More than 10,000 who had babies in the 12 months to the end of March 2013 were obese, representing 18.1 per cent of all new mothers.
Mothers with the condition were more likely to be from deprived areas, older and at higher risk of requiring an emergency caesarean, according to the report from ISD Scotland.
In the study which measured body mass for the first time, overweight mothers accounted for 23.8 per cent of the 55,542 deliveries in 2012/13, equivalent to more than 13,000 women. The figures mean that overweight and obese women accounted for slightly more births in Scotland than women who were a healthy weight - 41.7 per cent of the total.
A BMI of 25 to 30 is classed as overweight and 30 to 35 is obese. However, only mothers whose BMI exceeds 35 - "morbidly obese" - are considered abnormal by the health service and taken out of the normal clinical pathway for specific help and support.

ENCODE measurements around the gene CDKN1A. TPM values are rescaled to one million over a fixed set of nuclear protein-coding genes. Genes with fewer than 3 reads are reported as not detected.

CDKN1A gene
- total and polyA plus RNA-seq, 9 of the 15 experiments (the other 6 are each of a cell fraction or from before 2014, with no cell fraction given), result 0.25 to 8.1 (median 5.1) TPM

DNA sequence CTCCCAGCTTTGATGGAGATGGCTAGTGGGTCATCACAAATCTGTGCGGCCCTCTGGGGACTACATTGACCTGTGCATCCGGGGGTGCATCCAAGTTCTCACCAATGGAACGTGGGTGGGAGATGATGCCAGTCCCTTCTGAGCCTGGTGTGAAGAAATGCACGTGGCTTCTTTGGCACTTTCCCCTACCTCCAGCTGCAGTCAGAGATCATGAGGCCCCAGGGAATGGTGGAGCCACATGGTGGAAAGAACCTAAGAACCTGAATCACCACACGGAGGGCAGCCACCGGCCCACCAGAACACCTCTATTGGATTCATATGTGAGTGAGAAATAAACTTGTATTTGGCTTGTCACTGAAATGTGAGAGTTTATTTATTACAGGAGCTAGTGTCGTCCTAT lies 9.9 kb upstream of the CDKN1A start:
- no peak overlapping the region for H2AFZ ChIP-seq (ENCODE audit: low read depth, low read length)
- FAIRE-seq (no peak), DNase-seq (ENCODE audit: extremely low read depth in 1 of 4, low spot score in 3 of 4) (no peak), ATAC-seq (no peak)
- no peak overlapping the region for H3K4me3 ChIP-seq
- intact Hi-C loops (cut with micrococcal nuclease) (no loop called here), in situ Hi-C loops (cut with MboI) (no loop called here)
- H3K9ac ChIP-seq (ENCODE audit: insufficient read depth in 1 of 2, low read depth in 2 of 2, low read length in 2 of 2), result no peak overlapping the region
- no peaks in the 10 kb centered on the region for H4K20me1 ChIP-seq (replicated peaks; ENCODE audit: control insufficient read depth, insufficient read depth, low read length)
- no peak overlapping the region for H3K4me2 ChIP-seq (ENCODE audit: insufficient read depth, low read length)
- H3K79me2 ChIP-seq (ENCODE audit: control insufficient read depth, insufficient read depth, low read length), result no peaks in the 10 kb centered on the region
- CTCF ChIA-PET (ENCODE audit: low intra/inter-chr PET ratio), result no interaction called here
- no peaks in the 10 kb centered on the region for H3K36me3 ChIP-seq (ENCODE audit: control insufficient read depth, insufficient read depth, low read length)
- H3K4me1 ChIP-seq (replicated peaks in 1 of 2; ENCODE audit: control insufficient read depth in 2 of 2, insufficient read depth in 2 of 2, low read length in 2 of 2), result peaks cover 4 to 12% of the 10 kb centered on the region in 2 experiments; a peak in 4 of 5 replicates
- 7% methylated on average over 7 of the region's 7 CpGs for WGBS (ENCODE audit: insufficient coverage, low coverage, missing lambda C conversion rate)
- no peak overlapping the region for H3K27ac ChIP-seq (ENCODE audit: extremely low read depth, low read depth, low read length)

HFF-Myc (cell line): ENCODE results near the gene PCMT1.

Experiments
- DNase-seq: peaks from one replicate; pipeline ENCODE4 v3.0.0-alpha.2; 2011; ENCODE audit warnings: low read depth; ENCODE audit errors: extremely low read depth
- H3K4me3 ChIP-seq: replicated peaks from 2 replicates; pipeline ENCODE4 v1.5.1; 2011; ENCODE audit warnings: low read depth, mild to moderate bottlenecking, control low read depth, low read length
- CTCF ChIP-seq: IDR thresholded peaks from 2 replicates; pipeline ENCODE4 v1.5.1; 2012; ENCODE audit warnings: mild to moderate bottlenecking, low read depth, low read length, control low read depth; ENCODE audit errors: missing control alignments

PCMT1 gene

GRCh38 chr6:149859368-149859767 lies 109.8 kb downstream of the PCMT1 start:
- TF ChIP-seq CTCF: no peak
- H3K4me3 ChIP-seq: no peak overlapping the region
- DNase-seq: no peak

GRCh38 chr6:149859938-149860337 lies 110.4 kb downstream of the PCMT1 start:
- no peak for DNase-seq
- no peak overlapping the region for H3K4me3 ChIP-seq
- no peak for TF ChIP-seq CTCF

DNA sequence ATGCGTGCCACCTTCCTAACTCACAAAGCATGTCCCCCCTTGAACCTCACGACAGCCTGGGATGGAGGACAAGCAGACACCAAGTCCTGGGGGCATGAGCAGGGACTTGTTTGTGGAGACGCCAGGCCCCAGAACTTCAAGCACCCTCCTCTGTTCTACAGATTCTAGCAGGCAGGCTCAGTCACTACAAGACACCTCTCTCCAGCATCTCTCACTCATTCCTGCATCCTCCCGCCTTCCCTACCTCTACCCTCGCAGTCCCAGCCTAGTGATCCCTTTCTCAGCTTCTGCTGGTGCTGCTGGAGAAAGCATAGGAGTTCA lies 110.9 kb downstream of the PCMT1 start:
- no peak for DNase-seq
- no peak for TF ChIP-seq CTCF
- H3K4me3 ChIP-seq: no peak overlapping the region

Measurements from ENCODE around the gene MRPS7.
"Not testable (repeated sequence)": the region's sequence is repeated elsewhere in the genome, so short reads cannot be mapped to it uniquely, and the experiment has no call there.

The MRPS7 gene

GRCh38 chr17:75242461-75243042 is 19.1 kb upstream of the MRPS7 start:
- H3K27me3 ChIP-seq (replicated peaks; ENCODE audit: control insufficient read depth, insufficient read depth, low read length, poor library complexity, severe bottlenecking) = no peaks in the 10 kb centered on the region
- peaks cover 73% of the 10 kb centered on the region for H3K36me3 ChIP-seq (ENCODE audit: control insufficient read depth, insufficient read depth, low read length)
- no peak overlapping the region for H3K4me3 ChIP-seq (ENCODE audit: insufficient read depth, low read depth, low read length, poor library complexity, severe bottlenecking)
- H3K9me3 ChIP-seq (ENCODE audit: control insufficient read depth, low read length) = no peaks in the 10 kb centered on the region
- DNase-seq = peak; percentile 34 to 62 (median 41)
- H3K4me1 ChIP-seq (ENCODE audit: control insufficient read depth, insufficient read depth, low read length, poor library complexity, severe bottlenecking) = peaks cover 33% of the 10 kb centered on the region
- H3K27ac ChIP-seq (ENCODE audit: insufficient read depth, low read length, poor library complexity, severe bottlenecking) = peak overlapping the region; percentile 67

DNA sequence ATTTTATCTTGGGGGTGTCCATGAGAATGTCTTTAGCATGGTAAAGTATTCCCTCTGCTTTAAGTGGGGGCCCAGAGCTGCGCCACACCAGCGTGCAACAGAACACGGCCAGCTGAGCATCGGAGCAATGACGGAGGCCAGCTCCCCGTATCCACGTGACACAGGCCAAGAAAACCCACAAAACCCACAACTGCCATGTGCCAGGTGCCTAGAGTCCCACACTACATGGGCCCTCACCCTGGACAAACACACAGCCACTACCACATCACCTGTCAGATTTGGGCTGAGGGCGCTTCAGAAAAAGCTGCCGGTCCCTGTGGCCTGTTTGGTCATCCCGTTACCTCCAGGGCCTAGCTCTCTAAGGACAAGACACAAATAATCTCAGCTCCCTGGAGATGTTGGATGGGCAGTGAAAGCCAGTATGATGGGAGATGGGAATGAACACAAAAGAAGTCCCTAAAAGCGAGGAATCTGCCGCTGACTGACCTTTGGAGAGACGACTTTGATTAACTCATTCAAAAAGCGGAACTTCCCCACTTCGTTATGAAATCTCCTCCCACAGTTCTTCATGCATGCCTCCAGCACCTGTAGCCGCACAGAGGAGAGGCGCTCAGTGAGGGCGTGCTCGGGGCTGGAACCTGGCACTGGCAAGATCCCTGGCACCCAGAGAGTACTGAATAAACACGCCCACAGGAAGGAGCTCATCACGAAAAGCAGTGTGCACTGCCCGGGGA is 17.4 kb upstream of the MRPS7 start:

Gillian Smith, director of the Royal College of Midwives Scotland, said: "We are in the grip of an obesity epidemic. Some of the knock-on effects for pregnant women include the impact on their mobility, and the mode of delivery because we know they will have a higher caesarean section rate.
"They will also have a higher post-partem haemorrhage rate, they are at higher risk of suffering stillbirths if they are obese and we have to keep an eye on hypertension."
Ms Smith added that obese women were more likely to suffer from infertility, and said that more needed to be done to confront expectant mothers about their weight. Obesity can heighten the risk of miscarriage, gestational diabetes, pre-eclampsia, blood clots and having a baby with an abnormally high birthweight. She added: "The idea that you have to eat for two is a fallacy. Putting on a stone during pregnancy is too much."
A Scottish Government spokesman said: "An action plan was published in January 2011 to help NHS Boards, local authorities and others to improve the nutrition of pregnant women, babies and young children."